The federal indictment of former President Donald J. Trump has left the Republican Party — and his rivals for the party’s nomination — with a stark choice between deferring to a system of law and order that has been central to the party’s identity for half a century or a more radical path of resistance, to the Democratic Party in power and to the nation’s highest institutions that Mr. Trump now derides.
How the men and women who seek to lead the party into the 2024 election respond to the indictments of the former president in the coming months will have enormous implications for the future of the G.O.P.
So far, the declared candidates for the presidency who are not Mr. Trump have divided into three camps regarding his federal indictment last Thursday: those who have strongly backed him and his insistence that the indictment is a politically driven means to deny him a second White House term, such as Vivek Ramaswamy; those who have urged Americans to take the charges seriously, such as Chris Christie and Asa Hutchinson; and those who have straddled both camps, condemning the indictment but nudging voters to move past Mr. Trump’s leadership, such as Ron DeSantis and Nikki Haley.
The trick, for all of Mr. Trump’s competitors, will be finding the balance between harnessing the anger of the party’s core voters who remain devoted to him while winning their support as an alternative nominee.
Mr. Trump is due to appear in court on Tuesday in Florida. The danger for Republicans, after the Jan. 6 Capitol riot, is that encouraging too much anger could lead to chaos — and to what pollsters call the “ghettoization” of their party: confined to minority status by voters unwilling to let go of the fervent beliefs that have been rejected by the majority.
That point was laid bare Sunday by a new CBS News/YouGov poll that found 80 percent of Americans outside the core Republican voter base saw a national security risk in Mr. Trump’s handling of classified nuclear and military documents, while only 38 percent of likely Republican primary voters discerned such a risk.
In the same poll, only 7 percent of Republicans said the indictment had changed their view of the former president for the worse; 14 percent said their views had changed for the better; and the majority, 61 percent, said their views would not change. More than three-quarters of Republican primary voters said the indictments were politically motivated.
A separate ABC News/Ipsos poll showed that 61 percent of Americans viewed the charges as serious, up from 52 percent in April when pollsters asked about the mishandling of classified documents. Among Republicans, 38 percent said the charges were serious, also up, from 21 percent in this spring. But only about half of Americans said Mr. Trump should be charged, unchanged from April.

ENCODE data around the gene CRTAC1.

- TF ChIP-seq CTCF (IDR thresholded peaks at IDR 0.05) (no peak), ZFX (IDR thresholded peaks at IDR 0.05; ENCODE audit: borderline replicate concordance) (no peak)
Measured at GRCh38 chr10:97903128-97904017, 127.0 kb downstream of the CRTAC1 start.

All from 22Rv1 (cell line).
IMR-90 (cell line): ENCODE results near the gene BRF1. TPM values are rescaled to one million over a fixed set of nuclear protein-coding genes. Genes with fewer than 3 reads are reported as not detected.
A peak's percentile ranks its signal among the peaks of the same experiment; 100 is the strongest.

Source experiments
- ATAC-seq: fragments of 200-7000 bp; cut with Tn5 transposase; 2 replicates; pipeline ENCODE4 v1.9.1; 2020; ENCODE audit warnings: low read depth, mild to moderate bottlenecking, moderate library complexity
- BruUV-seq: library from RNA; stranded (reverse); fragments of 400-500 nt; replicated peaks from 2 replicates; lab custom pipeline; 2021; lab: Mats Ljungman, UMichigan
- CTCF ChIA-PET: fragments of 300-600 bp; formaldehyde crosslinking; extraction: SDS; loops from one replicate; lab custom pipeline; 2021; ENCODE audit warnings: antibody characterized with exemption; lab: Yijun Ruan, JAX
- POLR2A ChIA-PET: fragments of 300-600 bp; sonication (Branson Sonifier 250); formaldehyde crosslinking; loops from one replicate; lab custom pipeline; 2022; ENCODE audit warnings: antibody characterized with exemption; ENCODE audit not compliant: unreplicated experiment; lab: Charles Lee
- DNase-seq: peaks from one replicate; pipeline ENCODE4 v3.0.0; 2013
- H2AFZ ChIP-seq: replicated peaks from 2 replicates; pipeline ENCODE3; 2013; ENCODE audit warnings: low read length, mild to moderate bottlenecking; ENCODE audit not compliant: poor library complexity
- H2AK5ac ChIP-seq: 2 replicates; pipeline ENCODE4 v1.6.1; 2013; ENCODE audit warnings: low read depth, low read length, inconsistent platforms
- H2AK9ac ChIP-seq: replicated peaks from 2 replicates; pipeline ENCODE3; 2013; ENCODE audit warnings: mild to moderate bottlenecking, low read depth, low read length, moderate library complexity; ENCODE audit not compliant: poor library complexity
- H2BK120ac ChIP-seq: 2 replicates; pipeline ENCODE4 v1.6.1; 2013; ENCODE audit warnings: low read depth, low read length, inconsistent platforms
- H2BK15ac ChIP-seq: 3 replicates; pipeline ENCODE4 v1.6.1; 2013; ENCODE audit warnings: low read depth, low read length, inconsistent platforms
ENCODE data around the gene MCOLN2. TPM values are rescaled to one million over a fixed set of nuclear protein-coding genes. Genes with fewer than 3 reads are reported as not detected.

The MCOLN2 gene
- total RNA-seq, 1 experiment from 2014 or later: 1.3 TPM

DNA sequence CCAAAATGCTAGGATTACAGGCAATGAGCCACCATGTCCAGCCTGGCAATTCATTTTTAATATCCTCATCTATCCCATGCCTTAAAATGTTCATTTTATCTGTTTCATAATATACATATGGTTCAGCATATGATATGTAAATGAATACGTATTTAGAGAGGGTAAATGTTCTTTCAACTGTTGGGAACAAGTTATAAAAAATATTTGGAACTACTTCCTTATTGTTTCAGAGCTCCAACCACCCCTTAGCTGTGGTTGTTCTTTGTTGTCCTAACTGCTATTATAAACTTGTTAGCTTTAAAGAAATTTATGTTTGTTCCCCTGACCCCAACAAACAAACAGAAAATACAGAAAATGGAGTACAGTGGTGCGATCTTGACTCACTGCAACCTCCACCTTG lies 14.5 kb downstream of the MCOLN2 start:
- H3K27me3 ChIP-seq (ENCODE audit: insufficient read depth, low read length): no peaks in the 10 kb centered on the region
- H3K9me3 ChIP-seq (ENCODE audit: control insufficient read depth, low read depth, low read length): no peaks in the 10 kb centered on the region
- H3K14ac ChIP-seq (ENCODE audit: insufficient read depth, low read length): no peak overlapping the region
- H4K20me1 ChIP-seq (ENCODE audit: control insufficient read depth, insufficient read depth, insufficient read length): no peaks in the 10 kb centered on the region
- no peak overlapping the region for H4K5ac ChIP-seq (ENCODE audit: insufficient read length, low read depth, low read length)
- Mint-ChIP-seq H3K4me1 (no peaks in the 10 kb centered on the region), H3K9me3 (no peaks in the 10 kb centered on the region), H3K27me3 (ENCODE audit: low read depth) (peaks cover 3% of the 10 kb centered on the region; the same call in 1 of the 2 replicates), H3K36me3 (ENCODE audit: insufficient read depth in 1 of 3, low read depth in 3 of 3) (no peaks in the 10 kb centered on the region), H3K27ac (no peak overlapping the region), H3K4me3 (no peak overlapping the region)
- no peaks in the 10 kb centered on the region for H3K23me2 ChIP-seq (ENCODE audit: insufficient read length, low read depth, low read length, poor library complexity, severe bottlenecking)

“Base voters see the double standard in politics. I continue to hear, ‘When are they going to indict the Bidens?’” said Katon Dawson, a former South Carolina Republican Party chairman and senior adviser to Ms. Haley, a former South Carolina governor and Mr. Trump’s ambassador to the United Nations. But, he added, “65 percent of our primary voters are just tired of all the drama and I think are looking for a new generation of Republicans to take us out of the wilderness.”
Ms. Haley has embodied that balancing act, saying in one statement, “This is not how justice should be pursued in our country,” and also, “It’s time to move beyond the endless drama.”
Mr. Trump’s closest rival for the 2024 nomination, Mr. DeSantis, the governor of Florida, captured the same spirit when he mused on Friday that he “would have been court-martialed in a New York minute” if he had taken classified documents during his service in the Navy. He was referring to Hillary Clinton — who has returned as a Republican boogeyman this week — and her misuse of classified material as secretary of state, but the double meaning was clear, just as it was when he said, “There needs to be one standard of justice in this country. Let’s enforce it on everybody.”
Those urging voters to read the charges facing Mr. Trump — the mishandling of highly classified documents on some of the nation’s most sensitive secrets and his subsequent steps to obstruct law enforcement — are a lonelier group in the broader Republican Party. Just two former governors running for president — both former prosecutors — Mr. Christie of New Jersey and Mr. Hutchinson of Arkansas, are aligned with a scattering of other leaders like Senator Mitt Romney of Utah, who was the only Republican senator to vote to remove Mr. Trump from office twice.